Australia: Converting actions for specific performance to damages and new rules for disputed deposits

HG Property Litigation Alert: 3 March 2015

In this Alert, Special Counsel Anthony Pitt and Solicitor Hayley Schindler examine a recent New South Wales decision regarding a vendor's right to sue for specific performance of an uncompleted sales contract and to later decide to instead pursue a claim for damages, as well as the new rules for dealing with disputed deposits under the Agents Financial Administration Act 2014 (Qld) (AFAA).

Galafassi v Kelly [2014] NSWCA 190

In Galafassi, Susan Kelly, the co-founder of Industrie clothing, contracted to sell her residential property in Paddington, Sydney for $6.35 million. The purchasers were Toni Galafassi (formerly Toni Collette, star of Muriel's Wedding and more recently United States of Tara) and her musician husband David Galafassi.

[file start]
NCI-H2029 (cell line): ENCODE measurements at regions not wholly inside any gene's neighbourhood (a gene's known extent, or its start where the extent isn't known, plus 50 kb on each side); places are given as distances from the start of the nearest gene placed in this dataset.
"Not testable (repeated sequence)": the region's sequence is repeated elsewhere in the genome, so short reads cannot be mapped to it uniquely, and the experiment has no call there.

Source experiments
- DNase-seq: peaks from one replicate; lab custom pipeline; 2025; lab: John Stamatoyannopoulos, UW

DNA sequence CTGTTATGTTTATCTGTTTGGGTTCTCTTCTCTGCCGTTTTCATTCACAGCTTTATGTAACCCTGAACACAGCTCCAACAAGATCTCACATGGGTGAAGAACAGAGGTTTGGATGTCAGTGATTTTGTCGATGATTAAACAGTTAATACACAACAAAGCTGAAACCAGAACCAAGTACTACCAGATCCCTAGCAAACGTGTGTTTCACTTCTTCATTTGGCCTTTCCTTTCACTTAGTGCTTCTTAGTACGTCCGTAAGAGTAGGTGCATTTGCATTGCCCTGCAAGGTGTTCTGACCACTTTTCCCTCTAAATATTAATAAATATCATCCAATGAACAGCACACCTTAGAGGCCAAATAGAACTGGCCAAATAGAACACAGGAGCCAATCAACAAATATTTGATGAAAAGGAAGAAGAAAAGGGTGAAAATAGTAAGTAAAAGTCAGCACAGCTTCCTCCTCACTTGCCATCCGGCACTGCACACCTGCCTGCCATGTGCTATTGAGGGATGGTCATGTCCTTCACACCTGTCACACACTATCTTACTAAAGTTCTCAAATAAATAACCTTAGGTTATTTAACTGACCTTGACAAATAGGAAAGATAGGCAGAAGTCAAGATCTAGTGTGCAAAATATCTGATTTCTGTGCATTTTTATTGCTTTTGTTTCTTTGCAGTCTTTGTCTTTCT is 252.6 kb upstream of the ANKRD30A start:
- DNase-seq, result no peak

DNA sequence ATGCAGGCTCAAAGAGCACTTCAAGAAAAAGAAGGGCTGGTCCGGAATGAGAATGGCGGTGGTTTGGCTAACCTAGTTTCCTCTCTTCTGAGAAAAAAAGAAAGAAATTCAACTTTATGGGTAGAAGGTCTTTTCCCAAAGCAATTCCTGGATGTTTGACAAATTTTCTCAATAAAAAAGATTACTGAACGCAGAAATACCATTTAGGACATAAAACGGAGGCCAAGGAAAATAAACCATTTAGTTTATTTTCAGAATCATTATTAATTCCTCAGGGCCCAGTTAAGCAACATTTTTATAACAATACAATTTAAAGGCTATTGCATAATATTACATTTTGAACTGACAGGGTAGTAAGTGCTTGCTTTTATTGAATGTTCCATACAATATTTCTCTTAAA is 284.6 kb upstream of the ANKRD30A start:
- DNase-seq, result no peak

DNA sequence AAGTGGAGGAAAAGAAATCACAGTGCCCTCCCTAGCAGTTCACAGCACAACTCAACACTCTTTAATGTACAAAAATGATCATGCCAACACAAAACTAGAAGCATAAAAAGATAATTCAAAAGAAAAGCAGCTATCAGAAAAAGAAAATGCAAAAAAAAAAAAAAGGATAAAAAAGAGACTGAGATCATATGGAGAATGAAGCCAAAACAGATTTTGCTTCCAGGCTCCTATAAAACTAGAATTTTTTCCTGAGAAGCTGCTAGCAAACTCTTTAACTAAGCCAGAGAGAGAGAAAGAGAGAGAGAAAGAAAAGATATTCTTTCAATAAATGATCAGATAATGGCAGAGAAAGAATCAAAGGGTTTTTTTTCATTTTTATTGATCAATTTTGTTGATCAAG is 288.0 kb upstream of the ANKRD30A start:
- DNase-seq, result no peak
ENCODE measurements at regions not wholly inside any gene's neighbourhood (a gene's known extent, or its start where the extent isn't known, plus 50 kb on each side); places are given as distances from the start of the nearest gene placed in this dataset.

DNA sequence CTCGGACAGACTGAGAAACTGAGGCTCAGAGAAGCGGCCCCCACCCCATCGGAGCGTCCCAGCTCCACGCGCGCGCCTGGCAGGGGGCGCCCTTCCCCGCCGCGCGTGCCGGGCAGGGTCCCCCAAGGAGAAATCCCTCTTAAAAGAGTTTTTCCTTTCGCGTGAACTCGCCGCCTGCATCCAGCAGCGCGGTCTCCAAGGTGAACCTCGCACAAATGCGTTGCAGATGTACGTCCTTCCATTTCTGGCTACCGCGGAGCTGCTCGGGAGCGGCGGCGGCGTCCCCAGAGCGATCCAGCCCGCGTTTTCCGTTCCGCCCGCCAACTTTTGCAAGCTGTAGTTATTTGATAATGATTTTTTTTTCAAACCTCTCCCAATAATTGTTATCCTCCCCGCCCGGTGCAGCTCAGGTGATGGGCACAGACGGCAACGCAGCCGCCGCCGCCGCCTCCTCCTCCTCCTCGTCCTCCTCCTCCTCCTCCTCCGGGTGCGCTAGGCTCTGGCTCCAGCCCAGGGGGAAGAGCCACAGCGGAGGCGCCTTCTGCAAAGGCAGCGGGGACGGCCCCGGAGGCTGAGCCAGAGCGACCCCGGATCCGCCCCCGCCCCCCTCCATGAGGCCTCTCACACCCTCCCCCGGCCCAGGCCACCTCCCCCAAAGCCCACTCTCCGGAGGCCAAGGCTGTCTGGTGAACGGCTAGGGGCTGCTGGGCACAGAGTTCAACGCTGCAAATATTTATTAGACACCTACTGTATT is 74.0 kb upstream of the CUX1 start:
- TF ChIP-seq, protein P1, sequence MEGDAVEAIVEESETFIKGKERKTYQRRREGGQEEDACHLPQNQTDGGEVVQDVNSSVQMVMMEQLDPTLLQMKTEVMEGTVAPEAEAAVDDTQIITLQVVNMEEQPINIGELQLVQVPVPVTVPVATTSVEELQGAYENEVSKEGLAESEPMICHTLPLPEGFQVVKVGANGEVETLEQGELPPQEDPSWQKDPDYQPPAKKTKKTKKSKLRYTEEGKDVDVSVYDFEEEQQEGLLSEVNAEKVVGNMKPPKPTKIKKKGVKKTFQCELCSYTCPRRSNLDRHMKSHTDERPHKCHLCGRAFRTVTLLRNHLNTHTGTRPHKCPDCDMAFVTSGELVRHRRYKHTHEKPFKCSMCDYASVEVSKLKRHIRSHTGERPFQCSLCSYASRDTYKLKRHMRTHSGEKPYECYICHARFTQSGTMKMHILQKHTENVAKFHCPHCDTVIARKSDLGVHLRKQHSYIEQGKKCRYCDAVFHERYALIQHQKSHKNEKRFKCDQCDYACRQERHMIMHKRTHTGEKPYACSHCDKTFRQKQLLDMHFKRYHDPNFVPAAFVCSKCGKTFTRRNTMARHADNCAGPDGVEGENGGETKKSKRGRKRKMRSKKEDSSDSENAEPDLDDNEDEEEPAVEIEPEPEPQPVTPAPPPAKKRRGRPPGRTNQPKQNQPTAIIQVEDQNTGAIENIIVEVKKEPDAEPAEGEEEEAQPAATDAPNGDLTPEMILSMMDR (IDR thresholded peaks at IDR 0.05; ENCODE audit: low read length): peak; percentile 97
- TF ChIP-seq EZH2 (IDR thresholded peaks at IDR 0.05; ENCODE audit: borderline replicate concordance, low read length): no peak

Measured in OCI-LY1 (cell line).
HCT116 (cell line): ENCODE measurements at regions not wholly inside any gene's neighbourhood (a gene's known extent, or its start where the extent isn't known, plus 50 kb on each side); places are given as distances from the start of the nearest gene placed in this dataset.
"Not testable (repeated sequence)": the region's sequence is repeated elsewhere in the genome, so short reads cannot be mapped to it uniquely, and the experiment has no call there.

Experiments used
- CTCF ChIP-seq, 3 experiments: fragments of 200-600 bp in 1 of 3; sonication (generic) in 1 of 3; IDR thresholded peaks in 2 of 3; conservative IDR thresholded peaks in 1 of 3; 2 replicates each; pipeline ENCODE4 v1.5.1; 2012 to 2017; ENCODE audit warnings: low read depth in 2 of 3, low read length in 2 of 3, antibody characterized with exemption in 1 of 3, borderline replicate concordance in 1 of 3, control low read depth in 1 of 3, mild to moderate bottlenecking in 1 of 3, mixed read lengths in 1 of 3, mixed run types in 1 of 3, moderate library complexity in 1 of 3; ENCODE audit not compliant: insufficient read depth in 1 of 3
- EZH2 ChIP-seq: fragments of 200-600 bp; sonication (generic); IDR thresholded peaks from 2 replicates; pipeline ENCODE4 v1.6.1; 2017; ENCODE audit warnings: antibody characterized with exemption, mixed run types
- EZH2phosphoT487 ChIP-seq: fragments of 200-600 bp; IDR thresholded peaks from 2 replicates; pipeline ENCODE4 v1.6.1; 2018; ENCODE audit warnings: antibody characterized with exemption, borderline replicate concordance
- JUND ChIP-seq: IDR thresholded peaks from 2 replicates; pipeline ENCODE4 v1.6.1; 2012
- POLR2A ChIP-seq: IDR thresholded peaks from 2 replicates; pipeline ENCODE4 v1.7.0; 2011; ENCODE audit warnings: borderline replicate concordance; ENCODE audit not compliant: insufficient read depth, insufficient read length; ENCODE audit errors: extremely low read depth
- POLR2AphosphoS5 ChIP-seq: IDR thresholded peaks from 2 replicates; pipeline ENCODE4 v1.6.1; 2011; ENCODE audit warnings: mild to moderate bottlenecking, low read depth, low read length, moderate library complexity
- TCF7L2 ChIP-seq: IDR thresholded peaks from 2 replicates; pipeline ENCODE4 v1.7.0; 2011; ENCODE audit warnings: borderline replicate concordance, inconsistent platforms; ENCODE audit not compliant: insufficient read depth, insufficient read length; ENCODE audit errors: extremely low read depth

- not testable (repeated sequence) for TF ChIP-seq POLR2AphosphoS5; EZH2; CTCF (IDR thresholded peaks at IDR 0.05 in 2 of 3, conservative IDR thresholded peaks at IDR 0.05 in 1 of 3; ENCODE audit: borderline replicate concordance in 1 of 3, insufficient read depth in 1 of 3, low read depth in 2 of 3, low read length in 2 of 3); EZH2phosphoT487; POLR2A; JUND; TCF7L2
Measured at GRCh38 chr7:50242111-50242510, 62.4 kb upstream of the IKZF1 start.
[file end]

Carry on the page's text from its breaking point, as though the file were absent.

The settlement date was stipulated as 30 December 2011. However, on that day, the purchasers informed the vendor that they were unable to complete the contract due to a lack of funds. The purchasers repeated this message again on 4 January 2012.

On 20 January 2012, the vendor commenced Court proceedings against the purchasers for specific performance of the contract, or alternatively damages. On 24 January and 24 February 2012, the purchasers again stated that they had no funds, and could not complete the contract.

On deciding to abandon the claim for specific performance of the contract and instead pursue a claim for damages, on 24 April 2012, the vendor sent a notice of termination of the contract accepting the purchasers' repudiation, and on the same day resold the property for $5.5 million. The vendor then filed an amended statement of claim seeking damages for breach of contract which included, amongst other things, the resale deficiency, land tax costs and interest stipulated in the contract of 10% on the unpaid purchase price from the completion date to "the actual date for completion".